Key Words
finite difference method; helical piles; lateral load test; p-multiplier; p-y springs

Address
Hyeong-Joo Kim: Department of Civil Engineering, Kunsan National University, 558 Daehak-ro, Miryong-dong, Gunsan 54150, Republic of Korea
James Vincent Reyes, Peter Rey Dinoy Hyeong-Soo Kim and Jun-Young Kim: Department of Civil and Environmental Engineering, Kunsan National University, 558 Daehak-ro,
Miryong-dong, Gunsan 54150, Republic of Korea
Tae-Woong Park: Renewable Energy Research Institute, Kunsan National University, 558 Daehak-ro,
Miryong-dong, Gunsan 54150, Republic of Korea

Abstract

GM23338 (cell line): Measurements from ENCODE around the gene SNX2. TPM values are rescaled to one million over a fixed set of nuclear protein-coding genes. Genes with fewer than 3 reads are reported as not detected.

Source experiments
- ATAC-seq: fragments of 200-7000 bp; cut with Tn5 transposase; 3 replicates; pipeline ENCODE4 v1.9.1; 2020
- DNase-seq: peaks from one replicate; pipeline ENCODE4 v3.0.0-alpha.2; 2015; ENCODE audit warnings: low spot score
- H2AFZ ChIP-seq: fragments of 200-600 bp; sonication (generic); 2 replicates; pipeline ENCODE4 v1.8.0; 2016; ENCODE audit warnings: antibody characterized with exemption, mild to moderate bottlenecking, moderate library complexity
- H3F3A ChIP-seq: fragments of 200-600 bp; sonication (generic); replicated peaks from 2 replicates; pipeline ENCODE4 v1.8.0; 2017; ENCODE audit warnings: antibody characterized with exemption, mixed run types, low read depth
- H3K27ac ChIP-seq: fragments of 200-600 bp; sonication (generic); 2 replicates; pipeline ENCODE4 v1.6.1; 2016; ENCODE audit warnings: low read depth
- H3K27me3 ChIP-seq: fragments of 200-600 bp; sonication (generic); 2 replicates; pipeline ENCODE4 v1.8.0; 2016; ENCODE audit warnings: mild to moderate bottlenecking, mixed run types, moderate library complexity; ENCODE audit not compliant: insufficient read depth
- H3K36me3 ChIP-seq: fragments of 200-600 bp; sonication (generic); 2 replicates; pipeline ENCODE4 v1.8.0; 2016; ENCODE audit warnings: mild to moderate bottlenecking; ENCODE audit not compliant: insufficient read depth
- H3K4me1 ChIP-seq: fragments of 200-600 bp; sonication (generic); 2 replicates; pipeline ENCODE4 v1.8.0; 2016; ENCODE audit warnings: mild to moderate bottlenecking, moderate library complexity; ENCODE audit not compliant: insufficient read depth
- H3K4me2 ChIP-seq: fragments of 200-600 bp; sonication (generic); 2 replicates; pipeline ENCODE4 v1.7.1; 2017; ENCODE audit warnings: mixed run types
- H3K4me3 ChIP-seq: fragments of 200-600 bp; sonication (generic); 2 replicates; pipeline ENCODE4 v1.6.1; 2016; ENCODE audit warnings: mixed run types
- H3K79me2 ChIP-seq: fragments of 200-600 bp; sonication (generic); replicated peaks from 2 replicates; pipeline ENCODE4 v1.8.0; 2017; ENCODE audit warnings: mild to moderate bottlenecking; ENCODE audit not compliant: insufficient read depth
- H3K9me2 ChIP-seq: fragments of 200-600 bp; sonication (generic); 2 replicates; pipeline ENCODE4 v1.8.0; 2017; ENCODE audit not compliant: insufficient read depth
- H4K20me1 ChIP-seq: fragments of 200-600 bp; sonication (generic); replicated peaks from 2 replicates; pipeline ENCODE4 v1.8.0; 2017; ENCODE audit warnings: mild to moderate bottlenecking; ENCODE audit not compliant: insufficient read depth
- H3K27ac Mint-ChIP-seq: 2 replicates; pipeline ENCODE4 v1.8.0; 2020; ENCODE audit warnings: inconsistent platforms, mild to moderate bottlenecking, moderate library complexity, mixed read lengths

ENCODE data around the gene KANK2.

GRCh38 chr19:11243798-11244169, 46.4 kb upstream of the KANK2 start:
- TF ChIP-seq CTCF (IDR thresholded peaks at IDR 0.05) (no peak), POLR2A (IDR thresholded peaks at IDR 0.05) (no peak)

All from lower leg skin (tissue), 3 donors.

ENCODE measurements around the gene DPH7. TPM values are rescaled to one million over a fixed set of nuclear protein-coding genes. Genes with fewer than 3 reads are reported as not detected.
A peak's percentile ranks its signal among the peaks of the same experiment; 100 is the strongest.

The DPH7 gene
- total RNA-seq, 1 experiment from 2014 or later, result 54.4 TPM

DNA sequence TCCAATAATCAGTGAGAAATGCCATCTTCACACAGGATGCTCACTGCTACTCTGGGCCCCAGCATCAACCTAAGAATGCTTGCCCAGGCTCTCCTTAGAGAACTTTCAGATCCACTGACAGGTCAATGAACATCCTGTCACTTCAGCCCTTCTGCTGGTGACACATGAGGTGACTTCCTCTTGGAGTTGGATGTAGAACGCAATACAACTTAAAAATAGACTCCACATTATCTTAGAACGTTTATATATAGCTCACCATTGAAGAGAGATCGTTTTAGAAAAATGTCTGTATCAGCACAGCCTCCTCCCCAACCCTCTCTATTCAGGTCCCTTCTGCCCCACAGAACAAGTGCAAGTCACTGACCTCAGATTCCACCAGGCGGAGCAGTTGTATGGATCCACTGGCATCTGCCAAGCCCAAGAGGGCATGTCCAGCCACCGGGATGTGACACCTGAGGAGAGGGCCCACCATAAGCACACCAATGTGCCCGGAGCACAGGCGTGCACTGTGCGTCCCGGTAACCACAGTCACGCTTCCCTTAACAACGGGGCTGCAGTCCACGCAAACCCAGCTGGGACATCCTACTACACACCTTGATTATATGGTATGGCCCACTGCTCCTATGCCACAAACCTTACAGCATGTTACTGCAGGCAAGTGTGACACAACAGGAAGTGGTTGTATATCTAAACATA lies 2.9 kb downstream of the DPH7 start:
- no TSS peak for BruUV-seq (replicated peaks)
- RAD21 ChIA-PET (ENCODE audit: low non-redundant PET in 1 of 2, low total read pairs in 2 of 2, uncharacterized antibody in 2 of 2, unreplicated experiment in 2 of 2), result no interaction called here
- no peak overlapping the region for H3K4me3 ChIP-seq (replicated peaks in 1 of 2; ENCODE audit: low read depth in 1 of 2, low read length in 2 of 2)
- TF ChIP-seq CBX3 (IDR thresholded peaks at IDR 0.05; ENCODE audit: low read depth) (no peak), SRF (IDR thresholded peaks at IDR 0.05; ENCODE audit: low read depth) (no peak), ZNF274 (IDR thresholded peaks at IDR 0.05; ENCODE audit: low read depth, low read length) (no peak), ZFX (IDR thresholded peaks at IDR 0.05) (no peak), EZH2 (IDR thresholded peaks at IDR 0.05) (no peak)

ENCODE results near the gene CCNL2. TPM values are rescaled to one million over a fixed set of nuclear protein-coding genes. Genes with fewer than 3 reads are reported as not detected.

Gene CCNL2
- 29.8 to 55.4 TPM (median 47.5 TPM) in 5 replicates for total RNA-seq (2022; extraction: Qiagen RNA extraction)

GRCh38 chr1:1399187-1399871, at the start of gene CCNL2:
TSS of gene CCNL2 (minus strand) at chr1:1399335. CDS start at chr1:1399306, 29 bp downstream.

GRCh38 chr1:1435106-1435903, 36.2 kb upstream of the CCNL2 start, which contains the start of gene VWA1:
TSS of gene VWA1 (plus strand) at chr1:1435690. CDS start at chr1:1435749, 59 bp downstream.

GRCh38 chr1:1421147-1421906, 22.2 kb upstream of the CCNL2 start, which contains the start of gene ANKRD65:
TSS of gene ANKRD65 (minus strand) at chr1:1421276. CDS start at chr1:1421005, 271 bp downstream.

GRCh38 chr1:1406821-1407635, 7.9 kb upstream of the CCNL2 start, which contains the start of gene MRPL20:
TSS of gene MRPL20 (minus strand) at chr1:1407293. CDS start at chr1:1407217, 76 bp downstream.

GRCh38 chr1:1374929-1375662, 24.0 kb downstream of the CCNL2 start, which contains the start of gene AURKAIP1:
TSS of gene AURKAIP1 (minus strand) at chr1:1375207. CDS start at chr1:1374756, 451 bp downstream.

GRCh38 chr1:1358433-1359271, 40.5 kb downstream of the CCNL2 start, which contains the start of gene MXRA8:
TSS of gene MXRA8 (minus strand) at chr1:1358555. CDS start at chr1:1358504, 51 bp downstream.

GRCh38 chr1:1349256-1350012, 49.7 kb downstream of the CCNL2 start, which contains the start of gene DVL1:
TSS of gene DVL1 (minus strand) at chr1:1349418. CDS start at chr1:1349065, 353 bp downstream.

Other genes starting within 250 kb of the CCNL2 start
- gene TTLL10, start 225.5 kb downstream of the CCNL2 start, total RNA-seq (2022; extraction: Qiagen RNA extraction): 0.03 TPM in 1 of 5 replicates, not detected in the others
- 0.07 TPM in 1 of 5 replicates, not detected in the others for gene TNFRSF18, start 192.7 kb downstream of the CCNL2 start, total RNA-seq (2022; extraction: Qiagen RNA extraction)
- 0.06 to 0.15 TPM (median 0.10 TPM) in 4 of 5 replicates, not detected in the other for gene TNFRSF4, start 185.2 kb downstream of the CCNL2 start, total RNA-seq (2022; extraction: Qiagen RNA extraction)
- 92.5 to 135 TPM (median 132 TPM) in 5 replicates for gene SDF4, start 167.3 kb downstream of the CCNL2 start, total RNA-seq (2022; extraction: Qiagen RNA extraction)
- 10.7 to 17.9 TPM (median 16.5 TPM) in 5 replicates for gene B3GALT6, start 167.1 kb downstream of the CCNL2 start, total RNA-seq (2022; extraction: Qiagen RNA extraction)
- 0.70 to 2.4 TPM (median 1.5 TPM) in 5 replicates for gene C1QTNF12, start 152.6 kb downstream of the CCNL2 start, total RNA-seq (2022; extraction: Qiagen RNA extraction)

Shear failure in soil is the primary cause of most geotechnical structure failures or instability. Soil water content is a significant factor affecting soil shear strength. In this study, the shear strength of samples with different water contents was tested. The shear strength, cohesion, and internal friction angle decreased with increasing water content. Based on the variation of cohesion and internal friction angle, the water content zone was divided into a high-water content zone and low-water content zone with a threshold water content of 15.05%. Cohesion and internal friction angle have a good linear relationship with water content in both zones. Environmental Scanning Electron Microscopy (ESEM) test presented that the aggregates size of the compacted loess gradually increases with increasing water content. Meanwhile, the clay in the compacted loess forms a matric that envelops around the surface of the aggregates and fills the inter-aggregates pores. A quantitative analysis of bound water and free water under different water contents using a nuclear magnetic resonance (NMR) test was carried out. The threshold water content between bound water and free water was slightly below the plastic limit, which is consistent with the results of shear strength parameters. Combined with the T2 distributions obtained by NMR, one can define a T2 relaxation time of 1.58 ms as the boundary point for bound water distribution without free water. Finally, the effects of bound water and free water on shear strength parameters were analyzed using linear regression analysis.